To prevent or quiet snoring, try these tips:
Sept. 26, 2015
- If you're overweight, lose weight. People who are overweight may have extra tissues in the throat that contribute to snoring. Losing weight can help reduce snoring.
- Sleep on your side. Lying on your back allows your tongue to fall backward into your throat, narrowing your airway and partially obstructing airflow. Try sleeping on your side. If you find that you always end up on your back in the middle of the night, try sewing a tennis ball in the back of your pajama top.
- Raise the head of your bed. Raising the head of your bed by about 4 inches may help.
- Nasal strips or an external nasal dilator. Adhesive strips applied to the bridge of the nose help many people increase the area of their nasal passage, enhancing their breathing. A nasal dilator is a stiffened adhesive strip applied externally across the nostrils that may help decrease airflow resistance so you breathe easier. Nasal strips and external nasal dilators aren't effective for people with sleep apnea, however.
Treat nasal congestion or obstruction. Having allergies or a deviated septum can limit airflow through your nose. This forces you to breathe through your mouth, increasing the likelihood of snoring.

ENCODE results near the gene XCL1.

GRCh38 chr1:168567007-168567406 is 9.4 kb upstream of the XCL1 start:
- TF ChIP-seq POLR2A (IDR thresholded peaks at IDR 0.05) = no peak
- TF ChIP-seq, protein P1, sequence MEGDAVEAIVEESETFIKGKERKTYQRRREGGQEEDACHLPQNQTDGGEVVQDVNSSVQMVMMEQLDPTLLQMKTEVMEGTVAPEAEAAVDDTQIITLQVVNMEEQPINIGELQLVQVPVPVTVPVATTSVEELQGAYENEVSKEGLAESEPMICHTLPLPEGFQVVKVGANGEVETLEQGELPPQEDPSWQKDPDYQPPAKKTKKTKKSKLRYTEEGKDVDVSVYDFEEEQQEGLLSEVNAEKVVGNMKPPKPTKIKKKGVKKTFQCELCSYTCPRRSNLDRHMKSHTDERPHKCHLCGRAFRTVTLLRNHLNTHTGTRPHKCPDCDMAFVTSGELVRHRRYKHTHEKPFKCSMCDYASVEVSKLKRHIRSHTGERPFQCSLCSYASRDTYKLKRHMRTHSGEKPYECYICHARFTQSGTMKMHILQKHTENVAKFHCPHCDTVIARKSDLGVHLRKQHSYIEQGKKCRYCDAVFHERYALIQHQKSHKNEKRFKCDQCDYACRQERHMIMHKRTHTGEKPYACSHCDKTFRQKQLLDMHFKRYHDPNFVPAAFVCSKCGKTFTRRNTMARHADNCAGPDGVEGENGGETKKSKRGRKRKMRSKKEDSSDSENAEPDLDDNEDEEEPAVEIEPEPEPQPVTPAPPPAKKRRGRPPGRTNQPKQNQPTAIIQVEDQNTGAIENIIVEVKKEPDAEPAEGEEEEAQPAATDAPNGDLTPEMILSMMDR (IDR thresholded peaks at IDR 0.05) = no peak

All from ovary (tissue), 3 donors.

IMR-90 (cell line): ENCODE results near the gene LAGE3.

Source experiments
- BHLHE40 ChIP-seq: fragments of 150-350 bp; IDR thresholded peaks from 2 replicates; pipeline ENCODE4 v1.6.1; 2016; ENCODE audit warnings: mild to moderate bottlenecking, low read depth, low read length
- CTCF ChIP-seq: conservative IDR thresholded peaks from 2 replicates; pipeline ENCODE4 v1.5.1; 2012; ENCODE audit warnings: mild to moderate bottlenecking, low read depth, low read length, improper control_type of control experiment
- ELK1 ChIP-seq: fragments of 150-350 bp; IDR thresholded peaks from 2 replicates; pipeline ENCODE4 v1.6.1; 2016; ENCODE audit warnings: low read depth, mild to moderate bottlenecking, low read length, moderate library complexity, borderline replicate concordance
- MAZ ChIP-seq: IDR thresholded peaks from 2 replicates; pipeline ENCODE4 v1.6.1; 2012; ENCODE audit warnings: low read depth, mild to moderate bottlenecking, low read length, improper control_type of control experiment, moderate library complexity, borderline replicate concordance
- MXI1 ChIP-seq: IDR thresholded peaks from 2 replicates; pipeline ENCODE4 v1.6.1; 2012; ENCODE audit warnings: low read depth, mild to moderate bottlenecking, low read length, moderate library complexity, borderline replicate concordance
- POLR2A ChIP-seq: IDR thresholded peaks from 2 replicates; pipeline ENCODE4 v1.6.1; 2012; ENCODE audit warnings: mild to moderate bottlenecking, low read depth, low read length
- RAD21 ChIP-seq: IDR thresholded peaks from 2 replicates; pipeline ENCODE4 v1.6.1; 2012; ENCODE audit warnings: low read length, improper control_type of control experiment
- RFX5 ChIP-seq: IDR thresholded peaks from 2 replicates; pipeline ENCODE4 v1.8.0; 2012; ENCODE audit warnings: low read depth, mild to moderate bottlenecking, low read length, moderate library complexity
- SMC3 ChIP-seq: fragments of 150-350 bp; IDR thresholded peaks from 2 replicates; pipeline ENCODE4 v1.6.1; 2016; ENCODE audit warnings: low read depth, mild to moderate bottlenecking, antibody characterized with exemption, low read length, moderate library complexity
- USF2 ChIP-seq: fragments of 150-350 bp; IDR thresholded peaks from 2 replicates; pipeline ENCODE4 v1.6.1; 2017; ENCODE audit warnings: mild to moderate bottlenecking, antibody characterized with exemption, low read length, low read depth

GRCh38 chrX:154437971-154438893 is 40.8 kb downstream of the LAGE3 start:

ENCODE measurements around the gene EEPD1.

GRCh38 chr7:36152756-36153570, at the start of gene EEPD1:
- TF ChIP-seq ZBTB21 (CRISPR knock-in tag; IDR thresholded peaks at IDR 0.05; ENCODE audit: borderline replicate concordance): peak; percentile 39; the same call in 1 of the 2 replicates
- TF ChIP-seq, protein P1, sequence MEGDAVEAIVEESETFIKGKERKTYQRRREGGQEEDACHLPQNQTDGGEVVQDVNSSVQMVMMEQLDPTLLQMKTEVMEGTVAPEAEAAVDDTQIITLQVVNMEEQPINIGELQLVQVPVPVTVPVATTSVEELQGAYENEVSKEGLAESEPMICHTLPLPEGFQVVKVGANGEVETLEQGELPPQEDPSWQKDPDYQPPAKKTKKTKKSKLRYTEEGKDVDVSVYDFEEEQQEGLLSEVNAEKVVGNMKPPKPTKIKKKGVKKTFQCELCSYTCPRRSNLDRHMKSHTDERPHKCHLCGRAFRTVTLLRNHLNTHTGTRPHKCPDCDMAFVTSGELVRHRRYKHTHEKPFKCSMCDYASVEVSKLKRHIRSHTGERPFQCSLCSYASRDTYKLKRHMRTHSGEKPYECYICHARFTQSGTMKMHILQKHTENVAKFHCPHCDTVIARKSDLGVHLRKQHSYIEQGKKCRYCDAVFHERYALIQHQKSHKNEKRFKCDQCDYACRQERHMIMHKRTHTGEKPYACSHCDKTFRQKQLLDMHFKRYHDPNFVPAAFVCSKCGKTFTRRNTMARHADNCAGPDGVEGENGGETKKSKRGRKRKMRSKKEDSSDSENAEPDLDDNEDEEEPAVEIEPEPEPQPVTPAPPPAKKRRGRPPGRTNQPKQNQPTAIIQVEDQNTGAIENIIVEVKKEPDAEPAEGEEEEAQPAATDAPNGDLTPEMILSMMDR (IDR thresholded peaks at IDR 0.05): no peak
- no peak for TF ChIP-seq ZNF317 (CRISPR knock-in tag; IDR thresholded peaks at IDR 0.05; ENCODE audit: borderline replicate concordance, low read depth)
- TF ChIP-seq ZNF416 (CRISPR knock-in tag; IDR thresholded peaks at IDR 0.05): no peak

Don't use an oral or spray decongestant for more than three days in a row for acute congestion unless directed to do so by your doctor. Long-term use of these medications can have a rebound effect and make your congestion worse. Ask your doctor about a prescription steroid spray if you have chronic congestion.
To correct a structural defect in your airway, such as a deviated septum, you may need surgery.
- Limit or avoid alcohol and sedatives. Avoid drinking alcoholic beverages at least two hours before bedtime, and let your doctor know about your snoring before taking sedatives. Sedatives and alcohol depress your central nervous system, causing excessive relaxation of muscles, including the tissues in your throat.
- Quit smoking. Smoking cessation may reduce snoring, in addition to having numerous other health benefits.
- Get enough sleep. Adults should aim for at least 7 to 8 hours of sleep per night. The recommended hours of sleep for children vary by age. Preschool-aged children should get 11 to 12 hours a day. School-age children need at least 10 hours a day, and teens should have nine to 10 hours a day.
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- Sleep studies. National Heart, Lung, and Blood Institute. https://www.nhlbi.nih.gov/health/health-topics/topics/slpst. Accessed Sept. 1, 2015.
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- Find a sleep facility near you. Sleepcenters.org. http://www.sleepeducation.com/find-a-facility. Accessed Aug. 31, 2015.
- Olson EJ (expert opinion). Mayo Clinic, Rochester, Minn. Sept. 7, 2015.
- How much sleep do I need? Centers for Disease Control and Prevention. http://www.cdc.gov/sleep/about_sleep/how_much_sleep.htm. Accessed Sept. 8, 2015.